Capital punishment in North Korea is used for many offences, such as grand theft, murder, treason, espionage, political dissidence, defection, consumption of media not approved by the government, and proselytising religious ideals that contradict practised ideology, with current knowledge depending heavily on the account of defectors.

 

Executions are carried out by firing squad in public.

 

The North Korean government makes it very difficult for foreigners to enter the country and strictly monitors their activities when they do.

 

Aid workers are subject to considerable scrutiny and excluded from places and regions the government does not wish them to enter.

 

Click NEXT to read further...


Image: Members of the North Korean Army
Photographs: Reuters
Prev     Next

Yemen: One of the most prolific users of the penalty

Prev     Next
Prev

Next

Yemen is one of 59 countries which retains the death penalty, and one of its most prolific users, according to Amnesty International. It is deployed for a variety of violent and non-violent crimes including apostasy and adultery.

 

Last year Yemen executed 13 people, according to those Amnesty International has verified. But as no official figures are released the real toll could be far higher.

 

All of those died by firing squad but in recent years there have been reports of stonings and beheadings.

 

The deeply religious desert country has a poor human rights record and it is unclear if al-Raghwa had a fair trial.

 

Under sharia law, which applies in Yemen, relatives of the victims of certain categories of murder have the power to pardon the offender in exchange for compensation, grant a pardon freely or request his or her execution.

 

Click NEXT to read further...


Image: An effigy of Yemen's President Ali Abdullah Saleh is hung on a street lamp by a protester in Sanaa
Photographs: Ahmed Jadallah/Reuters
Prev     Next

United States: Use of lethal injection

Prev     Next
Prev

Next

Capital punishment in the United States, in practice, applies only for aggravated murder and more rarely for felony murder.

 

Capital punishment was a penalty at common law, for many felonies, and was enforced in all of the American colonies prior to the Declaration of Independence. Following the American Revolution the Anglo-American common law was maintained in the United States, capital punishment with it.

 

The methods of execution and the crimes subject to the penalty vary by jurisdiction and have varied widely throughout time, though today they are usually done by poisoning the criminal.

 

Thirty-four jurisdictions have banned it by law, others have suspended its use, and others are trying to expand its applicability.

 

Crimes subject to the death penalty vary by jurisdiction. All jurisdictions that use capital punishment designate the highest grade of murder a capital crime, although most jurisdictions require aggravating circumstances.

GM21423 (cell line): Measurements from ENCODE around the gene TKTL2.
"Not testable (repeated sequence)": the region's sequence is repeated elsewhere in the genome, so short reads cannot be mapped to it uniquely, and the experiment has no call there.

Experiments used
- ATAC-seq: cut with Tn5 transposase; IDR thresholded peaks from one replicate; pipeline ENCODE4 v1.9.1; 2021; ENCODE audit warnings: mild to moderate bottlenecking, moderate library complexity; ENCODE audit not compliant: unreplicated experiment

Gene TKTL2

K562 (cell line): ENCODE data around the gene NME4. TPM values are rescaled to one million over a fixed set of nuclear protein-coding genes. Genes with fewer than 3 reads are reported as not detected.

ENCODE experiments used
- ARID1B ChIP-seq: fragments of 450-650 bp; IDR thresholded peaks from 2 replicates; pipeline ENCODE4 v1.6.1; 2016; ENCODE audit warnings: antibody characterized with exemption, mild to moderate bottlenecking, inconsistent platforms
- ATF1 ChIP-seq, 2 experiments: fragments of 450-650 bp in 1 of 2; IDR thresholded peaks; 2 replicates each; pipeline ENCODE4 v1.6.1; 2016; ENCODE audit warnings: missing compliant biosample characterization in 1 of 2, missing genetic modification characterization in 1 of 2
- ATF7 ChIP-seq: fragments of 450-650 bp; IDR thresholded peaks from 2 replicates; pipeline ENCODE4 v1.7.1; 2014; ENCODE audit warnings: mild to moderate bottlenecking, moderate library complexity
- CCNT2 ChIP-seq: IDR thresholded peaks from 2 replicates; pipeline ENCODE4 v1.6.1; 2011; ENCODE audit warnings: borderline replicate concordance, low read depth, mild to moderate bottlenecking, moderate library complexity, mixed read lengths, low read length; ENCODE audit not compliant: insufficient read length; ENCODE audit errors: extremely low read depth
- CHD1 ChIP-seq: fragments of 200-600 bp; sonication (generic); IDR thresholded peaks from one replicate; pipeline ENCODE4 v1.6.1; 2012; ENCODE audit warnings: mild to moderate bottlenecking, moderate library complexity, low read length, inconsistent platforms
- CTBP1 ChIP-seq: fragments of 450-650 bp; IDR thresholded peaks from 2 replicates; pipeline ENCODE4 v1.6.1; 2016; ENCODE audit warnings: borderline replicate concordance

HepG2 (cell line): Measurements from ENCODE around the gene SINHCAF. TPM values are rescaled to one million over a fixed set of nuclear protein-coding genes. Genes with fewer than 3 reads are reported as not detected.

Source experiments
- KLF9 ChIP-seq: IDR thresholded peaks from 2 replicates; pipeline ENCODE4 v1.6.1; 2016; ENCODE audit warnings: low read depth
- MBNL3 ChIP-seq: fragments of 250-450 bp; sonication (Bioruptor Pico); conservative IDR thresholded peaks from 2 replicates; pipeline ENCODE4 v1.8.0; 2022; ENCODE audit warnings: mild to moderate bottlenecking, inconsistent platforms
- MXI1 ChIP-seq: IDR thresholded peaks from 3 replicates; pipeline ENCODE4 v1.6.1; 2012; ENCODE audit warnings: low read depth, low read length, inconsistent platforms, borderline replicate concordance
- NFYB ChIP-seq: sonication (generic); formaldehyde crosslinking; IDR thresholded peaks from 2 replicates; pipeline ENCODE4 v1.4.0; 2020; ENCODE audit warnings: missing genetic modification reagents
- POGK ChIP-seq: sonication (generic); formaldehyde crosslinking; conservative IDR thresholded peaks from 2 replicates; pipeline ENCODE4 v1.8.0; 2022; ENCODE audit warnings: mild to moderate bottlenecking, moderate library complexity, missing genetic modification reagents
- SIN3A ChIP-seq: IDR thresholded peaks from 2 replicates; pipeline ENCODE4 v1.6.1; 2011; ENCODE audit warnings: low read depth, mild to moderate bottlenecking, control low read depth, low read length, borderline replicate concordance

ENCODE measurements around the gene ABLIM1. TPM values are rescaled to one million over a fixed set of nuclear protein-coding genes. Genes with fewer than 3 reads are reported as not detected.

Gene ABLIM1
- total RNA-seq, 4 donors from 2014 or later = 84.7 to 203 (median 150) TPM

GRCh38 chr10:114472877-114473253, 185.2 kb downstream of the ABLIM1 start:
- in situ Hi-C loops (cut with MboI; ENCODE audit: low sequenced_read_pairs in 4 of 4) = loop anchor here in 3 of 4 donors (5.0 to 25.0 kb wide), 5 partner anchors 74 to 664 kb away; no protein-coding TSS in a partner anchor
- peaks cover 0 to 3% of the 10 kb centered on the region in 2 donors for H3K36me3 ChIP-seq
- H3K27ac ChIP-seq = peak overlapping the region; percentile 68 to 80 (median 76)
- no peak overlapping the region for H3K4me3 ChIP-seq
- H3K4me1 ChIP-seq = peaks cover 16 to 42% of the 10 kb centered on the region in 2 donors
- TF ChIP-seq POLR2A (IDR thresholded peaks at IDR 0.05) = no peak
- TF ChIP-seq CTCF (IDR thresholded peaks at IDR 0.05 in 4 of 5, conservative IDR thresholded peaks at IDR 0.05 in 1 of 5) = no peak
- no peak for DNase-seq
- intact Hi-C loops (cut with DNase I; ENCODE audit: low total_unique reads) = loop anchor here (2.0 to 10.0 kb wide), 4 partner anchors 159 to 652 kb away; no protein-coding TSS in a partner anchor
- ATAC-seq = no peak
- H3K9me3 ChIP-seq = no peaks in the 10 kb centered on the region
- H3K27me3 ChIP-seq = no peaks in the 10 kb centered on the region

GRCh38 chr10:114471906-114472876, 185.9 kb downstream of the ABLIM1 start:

Treason against the United States, as well as treason against the states of Arkansas, California, Colorado, Georgia, Illinois, Louisiana, Mississippi, Missouri, and Washington are capital offenses.

 

Forty six death sentences were carried out across the US last year.

 

Click NEXT to read further...


Image: Aaron Dickson, President of the Board of Directors of the Texas Prison Museum stands Old Sparky, the Texas electric chair in which 361 killers were executed. The electric chair is in an exhibit called Riding the Thunderbolt in the non-profit Texas Prison Museum's new facility in Huntsville, Texas
Photographs: Richard Carson RJC/Reuters
Prev     Next

Saudi Arabia: Beheading by sword

Prev     Next
Prev

Next

Saudi Arabia has a criminal justice system based on a hardline and literal form of Sharia law due to Islam being the official state religion.

 

The death penalty can be imposed for a wide range of offences including murder, rape, armed robbery, repeated drug use, apostasy, adultery, witchcraft and sorcery and can be carried out by beheading with a sword, stoning or firing squad, followed by crucifixion.

 

The 345 reported executions between 2007 and 2010 were all carried out by public beheading.[6] The last reported execution for sorcery took place in 2007 and three subsequent convictions for witchcraft did not result in execution.

 

There were no reports of stoning between 2007 and 2010, but between 1981 and 1992 there were four cases of execution by stoning reported.

 

Click NEXT to read further...


Image: Saudis raise their swords during a traditional dance performance
Photographs: Mohammed Mashour/Reuters
Prev     Next

Libya: Firing squad

Prev     More
Prev

More

Courts continued to hand down death sentences in Libya in 2010, mostly for murder and drug-related offences. Executions continued to be carried out by firing-squad.

 

Eighteen people, including nationals of Chad, Egypt and Nigeria, were executed at the end of June after being convicted of premeditated murder. Libya was reviewed under the Universal Periodic Review on 9 November 2010.

 

With regard to the death penalty, the government representatives stated that it was applied in aggravating crimes and that since 1990, the  death penalty had been applied in only 201 cases.

 

To date, the Libyan government has resisted moves towards the abolition of the death penalty. In December 2007 and 2008, Libya was among the minority of states that voted against successful UN General Assembly resolutions calling for a worldwide moratorium on executions.

 


Image: Image for representation only
Photographs: Amnesty International
Prev     More